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Dealing Cards: On what’s left of QBs, Daryl Washington and the truth

Clemson's Deshaun Watson, left, poses with NFL commissioner Roger Goodell after being selected by the Houston Texans during the first round of the 2017 NFL football draft, Thursday, April 27, 2017, in Philadelphia. (AP Photo/Matt Rourke)

TEMPE, Ariz. — After all that, the Arizona Cardinals did not take a quarterback 13th overall Thursday.

Oh well.

With North Carolina’s Mitchell Trubisky, Texas Tech’s Patrick Mahomes and Clemson’s Deshaun Watson off the board by the time they were on the clock, the Cardinals passed on the opportunity to find Carson Palmer’s successor, at least for one more round.

Their choice, instead, was Temple linebacker Haason Reddick.

Maybe that was by design. Or, perhaps the guy the Cardinals wanted was snatched up in front of them, as both Mahomes (10, to Kansas City) and Watson (12, to Houston) were acquired after teams traded up to get them.

We’ll never know what the Cardinals would have done if any of them were available, though that they weren’t still on the board did not come as a surprise to Cardinals GM Steve Keim.

“Yeah, I did,” Keim answered when asked if he thought it was possible three QBs would be taken before their pick came up. “Supply and demand is an issue at that position and whether you like them or not, that value is extremely high.”

Keim added he would not have been shocked if all the quarterbacks were still on the board when Arizona was picking, either.

“This draft, in particular, was extremely hard to forecast the top-12 picks,” he said. “But like I’ve said, this guy (Reddick) was a player that we had graded extremely high.”

Keim said Reddick was one of the top five players on the Cardinals’ draft board, and whether that’s actually true or not we will likely never know.

If the Cardinals do want a quarterback, however, this draft is now short its top three prospects, with the most highly-rated arms now belonging to Cal’s Davis Webb, Notre Dame’s DeShone Kizer and Pittsburgh’s Nathan Peterman.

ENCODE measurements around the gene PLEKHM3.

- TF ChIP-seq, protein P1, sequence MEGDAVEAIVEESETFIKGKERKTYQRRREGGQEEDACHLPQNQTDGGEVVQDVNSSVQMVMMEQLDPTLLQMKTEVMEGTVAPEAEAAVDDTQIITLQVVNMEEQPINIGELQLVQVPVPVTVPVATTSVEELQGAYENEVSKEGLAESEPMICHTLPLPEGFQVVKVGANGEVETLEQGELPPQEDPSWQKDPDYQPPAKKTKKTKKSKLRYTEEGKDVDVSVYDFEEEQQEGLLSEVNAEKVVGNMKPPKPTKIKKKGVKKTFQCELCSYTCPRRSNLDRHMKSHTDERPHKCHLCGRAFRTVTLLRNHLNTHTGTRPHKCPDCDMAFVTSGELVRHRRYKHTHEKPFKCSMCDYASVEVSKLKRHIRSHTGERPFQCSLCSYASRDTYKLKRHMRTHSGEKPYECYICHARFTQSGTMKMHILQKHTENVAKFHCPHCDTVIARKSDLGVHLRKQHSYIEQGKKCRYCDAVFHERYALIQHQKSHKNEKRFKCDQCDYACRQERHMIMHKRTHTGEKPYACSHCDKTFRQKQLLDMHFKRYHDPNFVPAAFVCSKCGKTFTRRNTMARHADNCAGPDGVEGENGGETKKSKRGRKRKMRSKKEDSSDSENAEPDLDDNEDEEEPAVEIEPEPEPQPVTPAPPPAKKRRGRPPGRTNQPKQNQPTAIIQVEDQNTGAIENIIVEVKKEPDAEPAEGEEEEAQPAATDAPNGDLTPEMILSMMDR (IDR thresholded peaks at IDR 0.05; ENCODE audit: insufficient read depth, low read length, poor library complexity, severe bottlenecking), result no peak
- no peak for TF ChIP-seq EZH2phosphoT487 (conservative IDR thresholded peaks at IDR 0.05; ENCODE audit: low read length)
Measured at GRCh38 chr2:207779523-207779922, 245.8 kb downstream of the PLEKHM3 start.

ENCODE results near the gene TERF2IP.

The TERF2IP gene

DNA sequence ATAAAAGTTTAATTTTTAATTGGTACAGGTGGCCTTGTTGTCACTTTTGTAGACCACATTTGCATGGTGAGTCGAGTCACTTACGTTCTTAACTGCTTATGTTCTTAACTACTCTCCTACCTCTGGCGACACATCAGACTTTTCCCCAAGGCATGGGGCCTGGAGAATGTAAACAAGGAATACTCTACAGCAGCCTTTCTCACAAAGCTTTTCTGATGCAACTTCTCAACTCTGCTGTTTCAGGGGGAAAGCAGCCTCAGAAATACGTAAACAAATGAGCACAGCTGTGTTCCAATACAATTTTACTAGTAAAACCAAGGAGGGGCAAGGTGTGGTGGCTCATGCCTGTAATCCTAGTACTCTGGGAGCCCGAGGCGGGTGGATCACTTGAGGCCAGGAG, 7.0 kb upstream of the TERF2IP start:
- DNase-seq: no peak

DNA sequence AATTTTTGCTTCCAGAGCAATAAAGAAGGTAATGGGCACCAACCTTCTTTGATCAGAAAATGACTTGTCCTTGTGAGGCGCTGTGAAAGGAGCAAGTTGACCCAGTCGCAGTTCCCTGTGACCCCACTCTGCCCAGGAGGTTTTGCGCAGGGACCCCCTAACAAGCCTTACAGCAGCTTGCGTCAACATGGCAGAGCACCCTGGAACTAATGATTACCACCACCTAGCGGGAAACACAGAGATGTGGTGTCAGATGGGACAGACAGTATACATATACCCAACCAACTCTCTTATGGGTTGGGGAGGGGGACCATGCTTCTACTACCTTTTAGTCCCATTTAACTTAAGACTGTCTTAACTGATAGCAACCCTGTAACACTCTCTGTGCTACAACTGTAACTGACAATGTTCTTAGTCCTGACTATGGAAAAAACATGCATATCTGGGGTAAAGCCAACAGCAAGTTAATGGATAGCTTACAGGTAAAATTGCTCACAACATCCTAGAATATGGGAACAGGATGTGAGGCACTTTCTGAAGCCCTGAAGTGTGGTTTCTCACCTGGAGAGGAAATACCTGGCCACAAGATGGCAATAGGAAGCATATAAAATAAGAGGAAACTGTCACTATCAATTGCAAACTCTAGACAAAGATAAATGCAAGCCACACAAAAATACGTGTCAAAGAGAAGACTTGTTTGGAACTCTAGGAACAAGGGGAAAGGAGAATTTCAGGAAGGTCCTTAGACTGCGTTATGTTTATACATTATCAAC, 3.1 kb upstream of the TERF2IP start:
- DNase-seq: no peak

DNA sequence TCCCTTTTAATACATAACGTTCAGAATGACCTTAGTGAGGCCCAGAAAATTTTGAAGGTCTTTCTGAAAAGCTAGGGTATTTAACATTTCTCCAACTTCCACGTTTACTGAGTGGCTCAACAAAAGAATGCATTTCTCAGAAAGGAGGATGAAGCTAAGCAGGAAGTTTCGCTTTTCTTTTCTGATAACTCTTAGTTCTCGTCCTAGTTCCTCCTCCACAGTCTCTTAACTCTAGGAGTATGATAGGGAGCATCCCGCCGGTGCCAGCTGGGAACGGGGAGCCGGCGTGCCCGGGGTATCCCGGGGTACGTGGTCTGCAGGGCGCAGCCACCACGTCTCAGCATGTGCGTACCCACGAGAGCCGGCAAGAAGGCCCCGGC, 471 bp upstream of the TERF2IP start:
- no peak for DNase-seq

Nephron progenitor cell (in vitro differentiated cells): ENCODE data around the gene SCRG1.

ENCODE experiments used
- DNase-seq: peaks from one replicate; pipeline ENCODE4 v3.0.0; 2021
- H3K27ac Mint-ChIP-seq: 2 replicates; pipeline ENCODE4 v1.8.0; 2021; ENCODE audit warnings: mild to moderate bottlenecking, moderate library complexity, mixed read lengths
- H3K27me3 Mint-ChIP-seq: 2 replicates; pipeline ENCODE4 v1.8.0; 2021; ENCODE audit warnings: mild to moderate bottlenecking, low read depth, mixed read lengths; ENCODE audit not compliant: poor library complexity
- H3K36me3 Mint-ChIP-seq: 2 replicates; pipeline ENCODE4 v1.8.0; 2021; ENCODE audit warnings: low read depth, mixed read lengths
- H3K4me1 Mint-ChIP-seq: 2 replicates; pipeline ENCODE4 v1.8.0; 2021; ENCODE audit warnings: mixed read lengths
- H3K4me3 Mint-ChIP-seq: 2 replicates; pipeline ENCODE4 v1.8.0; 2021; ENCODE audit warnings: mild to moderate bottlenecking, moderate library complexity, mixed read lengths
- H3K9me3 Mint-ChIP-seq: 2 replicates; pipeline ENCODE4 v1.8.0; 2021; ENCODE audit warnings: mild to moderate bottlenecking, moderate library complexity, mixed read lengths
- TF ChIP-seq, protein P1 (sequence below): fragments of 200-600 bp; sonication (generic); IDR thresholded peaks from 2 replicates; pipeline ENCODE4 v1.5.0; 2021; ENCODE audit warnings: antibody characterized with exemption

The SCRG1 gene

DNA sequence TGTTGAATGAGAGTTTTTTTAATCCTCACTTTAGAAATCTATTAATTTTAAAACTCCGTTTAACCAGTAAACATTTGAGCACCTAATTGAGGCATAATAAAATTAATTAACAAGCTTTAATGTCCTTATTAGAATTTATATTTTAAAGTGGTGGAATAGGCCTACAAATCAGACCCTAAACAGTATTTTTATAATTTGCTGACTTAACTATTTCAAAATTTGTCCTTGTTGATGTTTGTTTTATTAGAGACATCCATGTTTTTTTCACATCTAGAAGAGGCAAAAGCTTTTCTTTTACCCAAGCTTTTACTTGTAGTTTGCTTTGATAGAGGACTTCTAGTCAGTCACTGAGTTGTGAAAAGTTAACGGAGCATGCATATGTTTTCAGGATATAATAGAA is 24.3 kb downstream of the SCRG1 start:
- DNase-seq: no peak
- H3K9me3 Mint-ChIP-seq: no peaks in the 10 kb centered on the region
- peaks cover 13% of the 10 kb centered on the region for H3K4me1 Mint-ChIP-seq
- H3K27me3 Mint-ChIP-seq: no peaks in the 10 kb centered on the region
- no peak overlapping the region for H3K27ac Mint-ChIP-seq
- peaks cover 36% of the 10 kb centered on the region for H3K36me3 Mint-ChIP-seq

Whether or not the Cardinals have interest in them, or any of the draft’s other passers, is unknown. The Cardinals hold picks No. 45 and 77 in the second and third rounds, respectively, so the quarterback of the future could be in the fold by Friday night.

According to head coach Bruce Arians, talent remains.

“There are a couple good arms still left on the board, yes,” he said.

So, about Daryl Washington …

Tuesday afternoon, news dropped that linebacker Daryl Washington, who had essentially been forgotten about while he was serving an indefinite suspension, was conditionally reinstated by the NFL.

A Pro Bowler in 2012, interest in the 30-year-old’s situation is understandably pretty high, though Keim did not have much to offer when asked about him.

“You know what, I’ll be honest with you,” he said. “For the last 72 hours, I’ve done nothing but stare at college tape and that draft board. At the appropriate time, we’ll address that.

“I’ll be honest with you, I haven’t put a lot of thought into it.”

This time of year is ripe for NFL personnel to skirt the truth, but in this case, it’s easy to believe that the Cardinals really have not given Washington much thought.

Keim did say, however, the appropriate time to speak with Washington will be after the draft.

The truth is hard to find

It’s not that the Cardinals never expressed interest in Reddick, as Keim praised him in a predraft press conference and some mock drafts had him being the Cardinals’ choice.

But in the days, weeks and even months leading up to the pick, many believed the Cardinals were more interest in one of the quarterbacks or players like Alabama’s Reuben Foster or Ohio State’s Malik Hooker.

Keim said Foster, who went at pick No. 31 to San Francisco, is a “hell of a player,” with Arians saying Reddick just brings more flexibility to the linebacker position.

So, did the Cardinals mislead people with regards to their intentions?

“Yeah, there’s always a few games that are played,” Keim admitted. “But, you know that coach and I are the only ones that tell the truth predraft.”

Yeah, about that …

The truth is, Reddick himself felt like the Cardinals would take him based on the feeling he got from the organization when he visited a couple weeks back.

“There was nothing but genuine love, and I felt like I was really wanted out there,” he said.

By all accounts, the Cardinals really did highly-value Reddick, though when asked if the team had thought about maybe moving up in the draft as he continued to slide, Keim offered one more, umm, dodge.

“You wish I’d tell you,” he said. “Maybe.”

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